Business
Risk

How Accurately Monitoring the Weather Can Save Significant Revenue

Understanding the impact of upcoming weather at a hyperlocal level is critical for contractors. Knowing ahead of time how, when and where to schedule jobs and crews at the beginning of each day and week puts contractors in the best possible position for success.
By Dan Slagen
June 4, 2020
Topics
Business
Risk

As we quickly approach the winter season kicking off, contractors find themselves asking the same questions: How can we be more efficient this year, save on unnecessary costs, impress customers and maximize earnings? The answer to all of these questions is the same thing that contractors deal with every day.

The weather.

No matter how much we try to make weather a priority, it always finds ways of surprising us. Contractors waste time, money and resources simply by not being informed, as it impairs the ability to make the right decisions.

1. Stop Wasting Money Scheduling Crews

Even a small crew costs thousands of dollars per day, and there’s nothing more frustrating than starting a shift only to have it get canceled a short time later because of unexpected weather, or have made the wrong go-no go decision because there was 50% chance of inclement weather and the contractor guessed wrong. The headaches of paying for wasted time, the opportunity cost of not working on a different job that day where the weather was better and customer frustration that must be dealt with are all byproducts of not being informed.

2. Avoid Costly Damage

Wasted resources means less money in your pocket, and any time wasted resources is due to the weather is even more frustrating because it’s money the contractor didn’t have to lose. For instance, paving crews that start to lay asphalt to realize that incoming weather, such as incoming humidity levels, will require them to do the job again. Another example is a construction site that has loose materials or hanging objects and an unexpected wind storm hits, causing costly equipment damage, destroyed materials and putting crews at risk. Being able to know when and where the weather will put crews at risk allows for precautions to be taken, including securing loose equipment, lowering hanging objects or stopping wasted work before even starting.

3. Have a Weather Insurance Plan

Nobody likes delays, but they’re inevitable, especially when unexpected weather is factored in. That’s why keeping an automated weather data log of all weather across all jobsites can help manage project delays. Having a specific account of the weather each day, the start/stop times, in a specific location and the types of weather from rain to wind to lightning is the best insurance policy contractors can arm themselves with in defense of project delays.

4. Stay Out of Harm's Way

All contractors are concerned about the well-being of crews and customers, but how can they monitor risk exposure in an intelligent way? They need to understand ahead of time where lightning may strike, how strong wind gusts will be at specific jobsites, when it will start raining and if there's a chance of a more severe incoming weather event. Having a handle on the safety risk of crews each day ensures contractors are able to better monitor jobsites, implement protocols and cancel work only when absolutely necessary. Getting though the season without any injuries or hazardous events is the desired outcome and the way to achieve those goals is by understanding the impact of specific weather conditions in hyperlocal locations.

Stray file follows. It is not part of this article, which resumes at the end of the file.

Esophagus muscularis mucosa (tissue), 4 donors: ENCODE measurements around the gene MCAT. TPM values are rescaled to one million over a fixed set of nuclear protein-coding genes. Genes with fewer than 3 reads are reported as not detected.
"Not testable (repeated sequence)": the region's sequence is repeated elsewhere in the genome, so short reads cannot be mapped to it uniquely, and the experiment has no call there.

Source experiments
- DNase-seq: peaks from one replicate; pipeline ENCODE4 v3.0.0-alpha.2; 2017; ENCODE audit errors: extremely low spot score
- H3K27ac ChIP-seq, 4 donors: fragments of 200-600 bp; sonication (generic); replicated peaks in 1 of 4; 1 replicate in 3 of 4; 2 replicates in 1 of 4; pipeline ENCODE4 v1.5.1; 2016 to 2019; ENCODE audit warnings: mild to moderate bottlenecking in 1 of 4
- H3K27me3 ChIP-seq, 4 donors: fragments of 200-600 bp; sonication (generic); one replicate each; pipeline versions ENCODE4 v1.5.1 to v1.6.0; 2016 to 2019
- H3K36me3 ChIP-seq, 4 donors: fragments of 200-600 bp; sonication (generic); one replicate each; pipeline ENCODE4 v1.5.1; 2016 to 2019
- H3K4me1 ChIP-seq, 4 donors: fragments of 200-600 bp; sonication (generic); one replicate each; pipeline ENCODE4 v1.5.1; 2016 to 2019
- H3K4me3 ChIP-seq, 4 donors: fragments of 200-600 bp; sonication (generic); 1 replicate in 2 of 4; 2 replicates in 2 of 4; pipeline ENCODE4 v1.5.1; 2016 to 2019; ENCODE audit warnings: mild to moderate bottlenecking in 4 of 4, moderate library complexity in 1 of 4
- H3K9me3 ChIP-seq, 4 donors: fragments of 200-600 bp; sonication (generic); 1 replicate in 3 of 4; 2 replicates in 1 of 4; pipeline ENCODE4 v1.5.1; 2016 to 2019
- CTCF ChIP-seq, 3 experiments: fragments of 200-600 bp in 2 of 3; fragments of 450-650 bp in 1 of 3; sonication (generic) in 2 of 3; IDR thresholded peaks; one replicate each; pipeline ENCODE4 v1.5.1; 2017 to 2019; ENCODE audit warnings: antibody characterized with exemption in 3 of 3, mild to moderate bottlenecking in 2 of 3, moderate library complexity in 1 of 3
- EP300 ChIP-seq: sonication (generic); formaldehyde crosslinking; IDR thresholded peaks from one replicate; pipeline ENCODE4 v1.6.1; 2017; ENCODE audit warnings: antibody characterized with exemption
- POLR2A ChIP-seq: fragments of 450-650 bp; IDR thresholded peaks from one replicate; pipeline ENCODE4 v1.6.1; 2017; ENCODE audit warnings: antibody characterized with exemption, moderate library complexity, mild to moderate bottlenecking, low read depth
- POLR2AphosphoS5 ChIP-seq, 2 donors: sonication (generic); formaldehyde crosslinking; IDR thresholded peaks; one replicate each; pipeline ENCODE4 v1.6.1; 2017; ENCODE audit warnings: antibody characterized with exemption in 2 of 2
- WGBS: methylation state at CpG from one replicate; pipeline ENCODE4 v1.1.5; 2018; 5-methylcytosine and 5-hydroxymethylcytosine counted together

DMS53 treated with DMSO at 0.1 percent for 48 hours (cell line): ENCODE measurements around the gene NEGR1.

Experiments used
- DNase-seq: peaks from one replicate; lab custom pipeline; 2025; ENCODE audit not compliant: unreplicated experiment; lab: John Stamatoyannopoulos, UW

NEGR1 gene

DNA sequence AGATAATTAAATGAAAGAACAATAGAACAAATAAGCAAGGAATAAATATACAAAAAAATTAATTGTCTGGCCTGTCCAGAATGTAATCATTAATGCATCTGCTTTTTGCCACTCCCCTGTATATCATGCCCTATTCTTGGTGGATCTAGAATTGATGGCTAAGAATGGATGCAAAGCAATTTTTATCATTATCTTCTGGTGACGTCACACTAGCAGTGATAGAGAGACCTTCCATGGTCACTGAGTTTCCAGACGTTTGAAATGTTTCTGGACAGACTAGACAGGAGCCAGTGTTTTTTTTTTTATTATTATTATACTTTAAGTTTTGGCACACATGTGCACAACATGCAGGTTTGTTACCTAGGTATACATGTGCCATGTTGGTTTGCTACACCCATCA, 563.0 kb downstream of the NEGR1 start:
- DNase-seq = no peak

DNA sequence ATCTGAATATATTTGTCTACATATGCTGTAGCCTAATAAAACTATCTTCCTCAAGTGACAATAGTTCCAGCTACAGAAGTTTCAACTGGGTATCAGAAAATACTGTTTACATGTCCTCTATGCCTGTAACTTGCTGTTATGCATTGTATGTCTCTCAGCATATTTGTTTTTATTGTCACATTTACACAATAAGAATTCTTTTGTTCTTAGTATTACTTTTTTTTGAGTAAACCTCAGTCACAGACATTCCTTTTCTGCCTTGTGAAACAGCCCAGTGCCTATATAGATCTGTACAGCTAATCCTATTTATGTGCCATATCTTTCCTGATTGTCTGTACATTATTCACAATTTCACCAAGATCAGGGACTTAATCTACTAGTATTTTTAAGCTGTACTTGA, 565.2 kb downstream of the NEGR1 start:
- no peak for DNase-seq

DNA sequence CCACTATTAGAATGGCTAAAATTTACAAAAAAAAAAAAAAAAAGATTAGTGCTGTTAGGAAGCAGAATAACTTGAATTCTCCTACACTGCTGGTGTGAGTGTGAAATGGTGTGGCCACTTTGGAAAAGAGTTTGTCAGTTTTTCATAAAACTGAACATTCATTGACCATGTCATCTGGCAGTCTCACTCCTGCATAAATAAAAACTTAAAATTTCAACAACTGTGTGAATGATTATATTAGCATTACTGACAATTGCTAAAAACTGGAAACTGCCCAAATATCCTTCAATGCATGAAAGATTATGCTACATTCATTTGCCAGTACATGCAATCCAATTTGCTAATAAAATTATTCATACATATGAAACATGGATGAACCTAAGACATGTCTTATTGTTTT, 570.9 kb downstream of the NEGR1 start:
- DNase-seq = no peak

5. Better Communication

The industry is comprised of quality of work and customer experience, which means word of mouth and referrals are everything. While contractors can’t always control the weather, they can control how and when they choose to communicate with crews, customers and clients. By being ahead of the weather, and being accurate about its impact, contractors are able to better communicate externally, have better customer/client relations and ultimately complete jobs with higher success rates. Internally, they’ll also benefit from more streamlined and concise communication. By having access to predictive weather impact insights, contractors can make sure protocols get implemented and everyone is working off of the same source of weather truth.

Being ahead of the weather is important, but understanding the impact of upcoming weather at a hyperlocal level is critical for contractors. Knowing ahead of time how, when and where to schedule jobs and crews at the beginning of each day and week puts contractors in the best possible position for success.

by Dan Slagen
Dan is a four time start-up executive specializing in scaling global go-to-market functions from early stage to $100M+ in ARR. With experience in both B2B and B2C at companies such as HubSpot and Wayfair, Dan has built teams across marketing, growth, sales, customer success, business development, and also founded and sold a video tech start-up of his own. A frequent contributor and advisor to the start-up community, Dan has spoken at more than 50 conferences and has been featured in The New York Times, The Wall Street Journal, Forbes, CNBC, TechCrunch, and Bloomberg TV amongst others. Above all else, Dan believes in creativity, drive, and a people first mentality.

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